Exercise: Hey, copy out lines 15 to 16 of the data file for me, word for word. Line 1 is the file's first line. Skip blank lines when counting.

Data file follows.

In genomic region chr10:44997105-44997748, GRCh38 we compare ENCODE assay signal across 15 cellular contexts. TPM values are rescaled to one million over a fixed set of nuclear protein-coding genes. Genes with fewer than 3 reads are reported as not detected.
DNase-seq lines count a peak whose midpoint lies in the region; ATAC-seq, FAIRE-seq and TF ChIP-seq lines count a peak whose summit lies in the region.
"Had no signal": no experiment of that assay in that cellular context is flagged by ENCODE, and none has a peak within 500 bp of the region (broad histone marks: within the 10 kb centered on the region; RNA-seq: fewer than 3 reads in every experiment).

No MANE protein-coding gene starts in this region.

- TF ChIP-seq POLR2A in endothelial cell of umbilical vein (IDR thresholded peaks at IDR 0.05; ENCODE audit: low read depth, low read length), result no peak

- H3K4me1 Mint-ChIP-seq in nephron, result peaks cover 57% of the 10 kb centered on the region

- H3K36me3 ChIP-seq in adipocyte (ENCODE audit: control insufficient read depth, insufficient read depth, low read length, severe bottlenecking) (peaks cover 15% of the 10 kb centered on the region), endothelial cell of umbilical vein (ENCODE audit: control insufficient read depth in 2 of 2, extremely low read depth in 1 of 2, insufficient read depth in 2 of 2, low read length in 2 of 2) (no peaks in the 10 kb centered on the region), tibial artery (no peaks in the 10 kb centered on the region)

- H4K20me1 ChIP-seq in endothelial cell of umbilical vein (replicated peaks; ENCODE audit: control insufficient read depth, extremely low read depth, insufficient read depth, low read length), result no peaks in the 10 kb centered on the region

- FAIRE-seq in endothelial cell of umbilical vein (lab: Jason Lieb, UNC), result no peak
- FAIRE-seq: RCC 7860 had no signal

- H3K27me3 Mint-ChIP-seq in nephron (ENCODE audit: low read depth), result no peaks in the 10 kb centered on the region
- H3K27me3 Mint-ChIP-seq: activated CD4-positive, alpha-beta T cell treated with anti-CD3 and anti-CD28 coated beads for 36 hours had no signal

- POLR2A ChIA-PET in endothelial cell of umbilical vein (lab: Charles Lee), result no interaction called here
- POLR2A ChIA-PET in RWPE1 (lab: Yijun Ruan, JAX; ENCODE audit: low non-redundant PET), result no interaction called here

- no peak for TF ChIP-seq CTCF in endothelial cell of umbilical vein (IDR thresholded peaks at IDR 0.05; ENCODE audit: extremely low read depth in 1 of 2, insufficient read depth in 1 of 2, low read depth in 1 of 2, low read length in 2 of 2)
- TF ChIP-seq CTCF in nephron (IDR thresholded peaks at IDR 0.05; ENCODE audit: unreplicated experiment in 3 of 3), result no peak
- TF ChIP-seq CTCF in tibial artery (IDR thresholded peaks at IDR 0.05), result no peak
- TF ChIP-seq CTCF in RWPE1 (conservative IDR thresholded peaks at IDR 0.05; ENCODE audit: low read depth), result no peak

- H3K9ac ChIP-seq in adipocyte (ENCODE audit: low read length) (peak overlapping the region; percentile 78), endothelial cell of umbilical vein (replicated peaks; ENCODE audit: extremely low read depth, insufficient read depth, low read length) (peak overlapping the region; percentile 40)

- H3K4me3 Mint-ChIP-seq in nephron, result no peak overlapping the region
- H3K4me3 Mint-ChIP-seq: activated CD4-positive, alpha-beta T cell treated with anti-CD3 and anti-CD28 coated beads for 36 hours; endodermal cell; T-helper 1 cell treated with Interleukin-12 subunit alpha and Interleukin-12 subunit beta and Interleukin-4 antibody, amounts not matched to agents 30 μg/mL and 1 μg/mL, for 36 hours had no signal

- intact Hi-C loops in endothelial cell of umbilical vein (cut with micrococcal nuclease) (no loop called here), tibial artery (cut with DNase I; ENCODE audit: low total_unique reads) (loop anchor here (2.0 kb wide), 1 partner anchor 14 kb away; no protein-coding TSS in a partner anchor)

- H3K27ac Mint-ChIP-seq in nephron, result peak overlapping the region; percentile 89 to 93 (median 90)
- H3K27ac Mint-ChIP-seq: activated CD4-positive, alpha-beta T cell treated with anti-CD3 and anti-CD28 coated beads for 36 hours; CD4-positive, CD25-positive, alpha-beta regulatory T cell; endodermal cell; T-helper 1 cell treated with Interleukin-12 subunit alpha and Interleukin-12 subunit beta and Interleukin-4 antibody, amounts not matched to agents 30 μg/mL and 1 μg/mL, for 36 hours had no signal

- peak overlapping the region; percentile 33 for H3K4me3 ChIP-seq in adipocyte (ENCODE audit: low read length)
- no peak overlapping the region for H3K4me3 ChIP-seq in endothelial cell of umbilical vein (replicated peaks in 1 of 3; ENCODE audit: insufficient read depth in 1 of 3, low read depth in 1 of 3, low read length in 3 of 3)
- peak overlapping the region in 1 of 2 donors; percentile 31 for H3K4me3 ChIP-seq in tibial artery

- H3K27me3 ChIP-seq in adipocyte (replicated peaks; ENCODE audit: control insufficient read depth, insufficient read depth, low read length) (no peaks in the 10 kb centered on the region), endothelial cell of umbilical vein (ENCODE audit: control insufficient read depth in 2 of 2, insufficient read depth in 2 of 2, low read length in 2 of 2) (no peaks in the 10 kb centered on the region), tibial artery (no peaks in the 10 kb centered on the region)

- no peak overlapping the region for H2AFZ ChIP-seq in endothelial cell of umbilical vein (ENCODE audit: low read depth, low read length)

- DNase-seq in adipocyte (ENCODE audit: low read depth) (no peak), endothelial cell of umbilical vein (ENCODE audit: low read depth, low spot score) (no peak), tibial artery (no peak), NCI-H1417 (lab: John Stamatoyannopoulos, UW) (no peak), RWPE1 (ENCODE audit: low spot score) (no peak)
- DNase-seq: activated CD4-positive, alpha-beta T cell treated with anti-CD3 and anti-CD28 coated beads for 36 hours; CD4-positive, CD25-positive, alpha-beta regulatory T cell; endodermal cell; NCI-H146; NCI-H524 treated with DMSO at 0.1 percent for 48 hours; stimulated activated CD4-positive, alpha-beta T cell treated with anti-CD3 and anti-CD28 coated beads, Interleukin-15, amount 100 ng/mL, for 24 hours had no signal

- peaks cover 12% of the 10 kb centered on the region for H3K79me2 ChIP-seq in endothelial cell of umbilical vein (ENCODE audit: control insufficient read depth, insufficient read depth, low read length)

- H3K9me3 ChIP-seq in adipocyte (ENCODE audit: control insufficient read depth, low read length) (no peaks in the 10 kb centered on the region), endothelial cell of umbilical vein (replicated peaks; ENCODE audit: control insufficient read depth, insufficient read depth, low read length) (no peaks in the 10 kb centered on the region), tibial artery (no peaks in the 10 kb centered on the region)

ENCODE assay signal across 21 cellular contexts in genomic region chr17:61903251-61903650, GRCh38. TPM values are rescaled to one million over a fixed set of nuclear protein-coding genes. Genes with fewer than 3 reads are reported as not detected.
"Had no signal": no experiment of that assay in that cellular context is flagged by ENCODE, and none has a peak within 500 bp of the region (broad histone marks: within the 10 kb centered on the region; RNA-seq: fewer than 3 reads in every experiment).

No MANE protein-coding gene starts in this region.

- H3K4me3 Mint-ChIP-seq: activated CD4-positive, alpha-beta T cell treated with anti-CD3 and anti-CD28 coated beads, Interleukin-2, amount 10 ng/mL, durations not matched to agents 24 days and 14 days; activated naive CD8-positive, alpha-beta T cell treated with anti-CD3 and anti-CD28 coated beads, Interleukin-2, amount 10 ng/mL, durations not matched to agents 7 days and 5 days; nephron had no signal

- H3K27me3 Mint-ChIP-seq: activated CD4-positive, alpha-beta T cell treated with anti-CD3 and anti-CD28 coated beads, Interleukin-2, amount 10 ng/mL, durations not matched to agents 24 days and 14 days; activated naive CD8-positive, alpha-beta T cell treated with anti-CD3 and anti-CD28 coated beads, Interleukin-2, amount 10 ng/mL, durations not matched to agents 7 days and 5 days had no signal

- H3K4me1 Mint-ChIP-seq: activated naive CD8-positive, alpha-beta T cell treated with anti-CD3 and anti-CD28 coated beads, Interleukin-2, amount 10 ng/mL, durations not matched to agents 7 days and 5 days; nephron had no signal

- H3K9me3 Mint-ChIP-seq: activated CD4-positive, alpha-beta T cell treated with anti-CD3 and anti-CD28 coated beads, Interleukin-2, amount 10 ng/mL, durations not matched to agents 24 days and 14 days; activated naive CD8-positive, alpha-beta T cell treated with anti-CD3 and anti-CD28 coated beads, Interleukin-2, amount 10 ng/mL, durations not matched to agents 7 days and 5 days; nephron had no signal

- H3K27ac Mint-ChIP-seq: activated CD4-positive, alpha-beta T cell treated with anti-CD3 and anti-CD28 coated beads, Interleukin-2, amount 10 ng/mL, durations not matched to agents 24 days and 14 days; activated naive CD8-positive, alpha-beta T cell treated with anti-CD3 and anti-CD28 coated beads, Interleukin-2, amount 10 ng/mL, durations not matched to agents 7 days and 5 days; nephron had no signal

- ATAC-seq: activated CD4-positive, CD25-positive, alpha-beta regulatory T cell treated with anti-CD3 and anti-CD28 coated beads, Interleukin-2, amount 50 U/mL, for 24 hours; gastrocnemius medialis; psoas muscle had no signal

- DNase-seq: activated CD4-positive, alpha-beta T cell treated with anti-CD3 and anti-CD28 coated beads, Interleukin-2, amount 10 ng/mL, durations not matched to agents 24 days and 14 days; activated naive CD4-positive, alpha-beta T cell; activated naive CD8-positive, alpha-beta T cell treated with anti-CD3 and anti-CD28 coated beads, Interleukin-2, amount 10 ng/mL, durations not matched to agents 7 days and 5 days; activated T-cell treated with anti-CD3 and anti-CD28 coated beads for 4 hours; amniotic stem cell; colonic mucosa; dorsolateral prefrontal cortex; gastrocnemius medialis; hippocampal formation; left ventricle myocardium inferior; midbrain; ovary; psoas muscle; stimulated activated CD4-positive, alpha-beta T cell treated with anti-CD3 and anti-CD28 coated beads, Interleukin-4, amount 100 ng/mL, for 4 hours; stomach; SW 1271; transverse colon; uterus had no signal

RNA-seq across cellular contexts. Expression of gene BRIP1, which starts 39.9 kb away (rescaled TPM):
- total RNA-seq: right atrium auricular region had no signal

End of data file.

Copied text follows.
- no peak for TF ChIP-seq CTCF in endothelial cell of umbilical vein (IDR thresholded peaks at IDR 0.05; ENCODE audit: extremely low read depth in 1 of 2, insufficient read depth in 1 of 2, low read depth in 1 of 2, low read length in 2 of 2)
- TF ChIP-seq CTCF in nephron (IDR thresholded peaks at IDR 0.05; ENCODE audit: unreplicated experiment in 3 of 3), result no peak